CBAC0163: 3m at 559ppm TREO (24% MREO) from 18m, and 3m at 618ppm TREO (22% MREO) from 21m and 12m at 1,191ppm TREO (27% MREO) from 36m.

CBAC0168: 12m at 948ppm TREO (19% MREO) from 42m.

CBAC0176: 3m at 429ppm TREO (23% MREO) from 27m, and 3m at 661ppm TREO (19% MREO) from 48m and 3m at 1,984ppm TREO (22% MREO) from 54m.

In March 2024, drilling results were announced that identify three zones of mineralisation:

Zone 1: 3.1m at 1,007ppm TREO, where Nd2O3 + Pr6O11 totals 212ppm and Dy2O3 + Tb2O3 totals 23.5ppm MREO 23.4%, HREO 17%) from 15.6m.

Zone 2: 1.9m at 1,043ppm TREO, where Nd2O3 + Pr6O11 totals 205ppm and Dy2O3 + Tb2O3 totals 22ppm (MREO 22%, HREO 18%) from ~20.5m.

Zone 3: 0.6m at 1,538ppm TREO where Nd2O3 + Pr6O11 totals 305ppm and Dy2O3 + Tb2O3 totals 52ppm (MREO 23%, HREO 28%) from ~26.6m.

Exhibit 6: Wudinna Project setting in South Australia

Source: Cobra Resources

Appendix 2: Rare earths

Below is an extract from a thematic report Edison published in March 2023, Critical minerals: The investment vacuum.

Rare earths

Rare earths elements (REEs) are elements that are typically found together in nature and mined as a group. They are famously ‘not rare’ but not often found in economic concentrations. They are found in a broad range of mixes and mining operations typically convert relatively small quantities into a concentrate at the mine site, which then requires painstaking separation into individual rare earth compounds, typically oxides. China has come to dominate both mining and processing over the past 20 years.

Exhibit 7: Rare earth elements

Source: Edison Investment Research

Role in energy transition

Each REE has very different physical characteristics and hence very different end uses and prices. The major two elements in demand for energy transition are neodymium and praseodymium (Nd/Pr), due to their use in high-strength NdFeB magnets. Dysprosium is a smaller market, but also relevant to magnet demand growth as it improves magnet performance at high temperatures. NdFeB magnets were largely commercialised during the 1980s, initially in uses such as computer hard disk drives, but then in applications such as small electric motors. Demand has since accelerated in uses where large magnets or induced magnetic fields had traditionally dominated, principally EV motors and in large wind turbines.

Total global demand for NdPr was approximately 50,000t in 2022, with wind turbine magnets accounting for approximately 18% and EV motors accounting for approximately 15%. The balance of demand is a wide range of small electric motors used in vehicles and automation more generally.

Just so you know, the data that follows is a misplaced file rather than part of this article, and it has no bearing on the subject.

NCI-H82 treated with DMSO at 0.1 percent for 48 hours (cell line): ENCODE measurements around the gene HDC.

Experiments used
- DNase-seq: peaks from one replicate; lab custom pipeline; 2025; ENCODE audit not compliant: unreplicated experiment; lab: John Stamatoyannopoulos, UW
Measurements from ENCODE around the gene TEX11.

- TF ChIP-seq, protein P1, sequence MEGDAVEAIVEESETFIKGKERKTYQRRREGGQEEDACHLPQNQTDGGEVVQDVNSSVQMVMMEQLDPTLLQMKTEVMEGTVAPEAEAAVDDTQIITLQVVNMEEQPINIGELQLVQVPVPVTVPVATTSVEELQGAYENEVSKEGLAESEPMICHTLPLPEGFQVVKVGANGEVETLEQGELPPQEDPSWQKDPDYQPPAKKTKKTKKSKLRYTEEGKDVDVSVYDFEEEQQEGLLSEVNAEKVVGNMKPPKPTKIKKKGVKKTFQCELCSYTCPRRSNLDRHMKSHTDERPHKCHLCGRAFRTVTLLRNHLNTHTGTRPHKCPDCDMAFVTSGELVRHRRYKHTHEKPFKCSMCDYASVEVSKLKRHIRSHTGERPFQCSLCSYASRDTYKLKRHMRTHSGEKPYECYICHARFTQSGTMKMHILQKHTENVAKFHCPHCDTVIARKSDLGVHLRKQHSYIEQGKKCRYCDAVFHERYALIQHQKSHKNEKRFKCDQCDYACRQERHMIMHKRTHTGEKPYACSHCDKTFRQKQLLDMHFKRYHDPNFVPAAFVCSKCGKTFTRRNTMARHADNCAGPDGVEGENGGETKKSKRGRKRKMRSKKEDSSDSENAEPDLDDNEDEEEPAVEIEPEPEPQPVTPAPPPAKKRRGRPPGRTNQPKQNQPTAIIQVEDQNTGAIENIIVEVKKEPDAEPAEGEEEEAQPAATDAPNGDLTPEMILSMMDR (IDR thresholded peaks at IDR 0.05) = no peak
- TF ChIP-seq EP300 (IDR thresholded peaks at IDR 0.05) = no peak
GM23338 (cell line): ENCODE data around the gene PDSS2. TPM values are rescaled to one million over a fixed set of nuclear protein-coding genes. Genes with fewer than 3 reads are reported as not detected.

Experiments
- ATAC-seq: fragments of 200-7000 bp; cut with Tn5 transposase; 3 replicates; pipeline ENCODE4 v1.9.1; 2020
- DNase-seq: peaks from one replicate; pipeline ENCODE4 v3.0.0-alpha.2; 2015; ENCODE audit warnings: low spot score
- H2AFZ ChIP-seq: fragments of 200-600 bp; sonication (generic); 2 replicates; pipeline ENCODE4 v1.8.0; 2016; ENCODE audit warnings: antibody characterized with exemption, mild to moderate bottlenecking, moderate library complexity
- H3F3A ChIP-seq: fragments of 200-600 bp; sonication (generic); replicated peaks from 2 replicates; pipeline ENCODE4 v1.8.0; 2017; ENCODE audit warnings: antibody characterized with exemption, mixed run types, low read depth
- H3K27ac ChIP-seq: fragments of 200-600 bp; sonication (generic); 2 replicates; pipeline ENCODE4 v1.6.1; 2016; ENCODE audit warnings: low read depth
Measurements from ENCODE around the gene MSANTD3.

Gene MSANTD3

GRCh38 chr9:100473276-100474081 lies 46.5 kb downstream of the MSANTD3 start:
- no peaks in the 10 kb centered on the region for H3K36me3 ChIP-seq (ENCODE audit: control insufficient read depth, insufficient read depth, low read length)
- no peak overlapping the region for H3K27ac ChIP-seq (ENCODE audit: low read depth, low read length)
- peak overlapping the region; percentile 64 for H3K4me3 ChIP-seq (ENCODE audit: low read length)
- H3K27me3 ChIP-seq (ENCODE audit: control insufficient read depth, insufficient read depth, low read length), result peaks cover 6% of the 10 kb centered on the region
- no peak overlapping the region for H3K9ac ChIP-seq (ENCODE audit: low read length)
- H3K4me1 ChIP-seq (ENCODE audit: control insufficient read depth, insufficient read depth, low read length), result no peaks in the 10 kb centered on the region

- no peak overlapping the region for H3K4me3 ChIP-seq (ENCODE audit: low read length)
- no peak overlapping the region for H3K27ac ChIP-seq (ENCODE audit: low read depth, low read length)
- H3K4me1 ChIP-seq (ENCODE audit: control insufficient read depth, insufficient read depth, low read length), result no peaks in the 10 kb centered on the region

We estimate that an EV contains c 1kg of REO (a mix of Nd oxide and Pr oxide) in the magnet, which weighs c 2.8kg. The full electrification of 100m non-commercial vehicles would require annual demand of c 100,000t.

Wind energy will also strongly add to demand growth – offshore wind turbines consume approximately 213kg/MW (213t/GW) against 61kg/MW (61t/GW). Generally, there is a trend towards less complex, low speed direct drive as its operating cost improves, particularly for offshore wind farms.

According to IEA, in 2021 wind electricity generation increased by a record 17% to 2,73TWh, resulting in total capacity of 830GW. This growth was 55% higher than that achieved in 2020 and was the highest growth among all other renewable power generation technologies. This increase was made possible due to the wind capacity additions of 113GW in 2020. However, to accomplish the IEA’s Net Zero Emissions by 2050 Scenario would entail approximately 7,900TWh or 3,105.9GW of wind electricity capacity to be needed by 2030. This would need the necessary annual capacity additions for wind electricity generation to increase to almost 250GW pa, which is more than double 2020’s record growth.

Roughly 22% of total wind capacity growth in 2021 was delivered by offshore wind turbines, which is the highest in history and three times the average of the past five years. At a 20% offshore/80% onshore mix, and average intensity per GW (given the intensities described above) would be 91t/GW. This implies 22.7kt of NdPr annual demand to meet this wind goal, almost 50% of current global annual demand. To fulfil this climate goal in the wind electricity segment, annual investment in onshore wind will need to triple from US$67bn in 2018 to US$211bn globally in 2050 and offshore wind investments quintuple from US$19bn in 2018 to US$100bn by 2050 (source: IRENA).

Exhibit 8: Make up of a wind turbine

Source: Goudsmit UK

Are there alternatives?